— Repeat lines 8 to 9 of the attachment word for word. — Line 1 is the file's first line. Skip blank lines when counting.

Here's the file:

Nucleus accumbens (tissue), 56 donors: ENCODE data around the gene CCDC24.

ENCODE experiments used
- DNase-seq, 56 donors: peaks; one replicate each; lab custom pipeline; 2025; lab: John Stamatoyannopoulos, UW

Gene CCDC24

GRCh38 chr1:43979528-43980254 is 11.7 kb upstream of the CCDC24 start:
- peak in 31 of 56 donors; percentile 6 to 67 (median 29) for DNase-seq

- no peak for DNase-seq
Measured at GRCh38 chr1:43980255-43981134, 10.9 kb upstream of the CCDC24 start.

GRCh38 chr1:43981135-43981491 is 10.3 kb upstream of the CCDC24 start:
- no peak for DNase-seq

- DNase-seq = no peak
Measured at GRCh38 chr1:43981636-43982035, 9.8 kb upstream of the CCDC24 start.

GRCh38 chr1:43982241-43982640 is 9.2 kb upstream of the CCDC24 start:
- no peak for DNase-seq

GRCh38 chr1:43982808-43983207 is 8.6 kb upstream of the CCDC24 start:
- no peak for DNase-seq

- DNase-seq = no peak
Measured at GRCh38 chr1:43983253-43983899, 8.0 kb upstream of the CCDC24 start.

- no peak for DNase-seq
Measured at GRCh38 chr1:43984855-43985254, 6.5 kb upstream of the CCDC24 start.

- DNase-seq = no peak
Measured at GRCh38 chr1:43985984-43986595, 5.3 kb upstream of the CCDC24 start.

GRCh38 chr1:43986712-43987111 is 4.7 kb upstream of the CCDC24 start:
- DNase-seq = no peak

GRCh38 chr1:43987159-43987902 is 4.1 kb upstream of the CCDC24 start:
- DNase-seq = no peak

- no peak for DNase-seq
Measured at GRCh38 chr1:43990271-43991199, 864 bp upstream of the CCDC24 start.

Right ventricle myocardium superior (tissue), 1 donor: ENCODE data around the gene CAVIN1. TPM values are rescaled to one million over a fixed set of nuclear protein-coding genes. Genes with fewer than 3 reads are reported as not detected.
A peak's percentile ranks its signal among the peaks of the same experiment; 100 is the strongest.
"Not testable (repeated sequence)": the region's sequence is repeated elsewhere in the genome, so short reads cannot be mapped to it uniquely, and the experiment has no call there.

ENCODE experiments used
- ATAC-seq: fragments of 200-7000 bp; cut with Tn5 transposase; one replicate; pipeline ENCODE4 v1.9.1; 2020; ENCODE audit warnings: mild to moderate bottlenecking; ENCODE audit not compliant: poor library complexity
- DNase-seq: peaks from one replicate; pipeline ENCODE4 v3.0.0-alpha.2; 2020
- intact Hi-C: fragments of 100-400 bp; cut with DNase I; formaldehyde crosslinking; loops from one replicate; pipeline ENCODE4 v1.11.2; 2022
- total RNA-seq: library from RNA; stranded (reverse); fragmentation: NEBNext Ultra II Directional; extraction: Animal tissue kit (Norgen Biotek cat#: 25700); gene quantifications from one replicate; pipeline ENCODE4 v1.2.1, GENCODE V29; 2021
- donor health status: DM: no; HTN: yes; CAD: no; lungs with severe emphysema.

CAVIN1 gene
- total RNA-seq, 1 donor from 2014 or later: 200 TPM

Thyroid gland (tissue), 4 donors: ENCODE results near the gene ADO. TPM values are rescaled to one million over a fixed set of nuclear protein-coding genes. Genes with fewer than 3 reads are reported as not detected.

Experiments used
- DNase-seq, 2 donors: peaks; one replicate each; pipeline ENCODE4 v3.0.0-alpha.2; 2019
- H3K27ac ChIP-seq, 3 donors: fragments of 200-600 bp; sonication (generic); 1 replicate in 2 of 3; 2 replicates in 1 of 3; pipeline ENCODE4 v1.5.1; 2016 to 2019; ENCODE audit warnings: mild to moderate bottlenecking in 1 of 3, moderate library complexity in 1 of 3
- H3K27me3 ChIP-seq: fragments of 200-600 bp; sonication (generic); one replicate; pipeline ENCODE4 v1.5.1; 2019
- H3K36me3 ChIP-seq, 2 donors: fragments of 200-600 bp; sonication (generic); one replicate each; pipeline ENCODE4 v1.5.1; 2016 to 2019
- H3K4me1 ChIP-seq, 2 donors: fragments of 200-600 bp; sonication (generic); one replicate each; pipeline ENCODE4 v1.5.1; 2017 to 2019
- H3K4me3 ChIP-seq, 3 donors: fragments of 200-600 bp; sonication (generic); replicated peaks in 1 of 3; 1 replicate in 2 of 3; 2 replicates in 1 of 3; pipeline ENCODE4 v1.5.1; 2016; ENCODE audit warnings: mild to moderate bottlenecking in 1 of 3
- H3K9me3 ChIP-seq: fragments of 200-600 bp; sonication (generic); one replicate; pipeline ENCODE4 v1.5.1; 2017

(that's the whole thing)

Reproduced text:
Measured at GRCh38 chr1:43980255-43981134, 10.9 kb upstream of the CCDC24 start.

GRCh38 chr1:43981135-43981491 is 10.3 kb upstream of the CCDC24 start: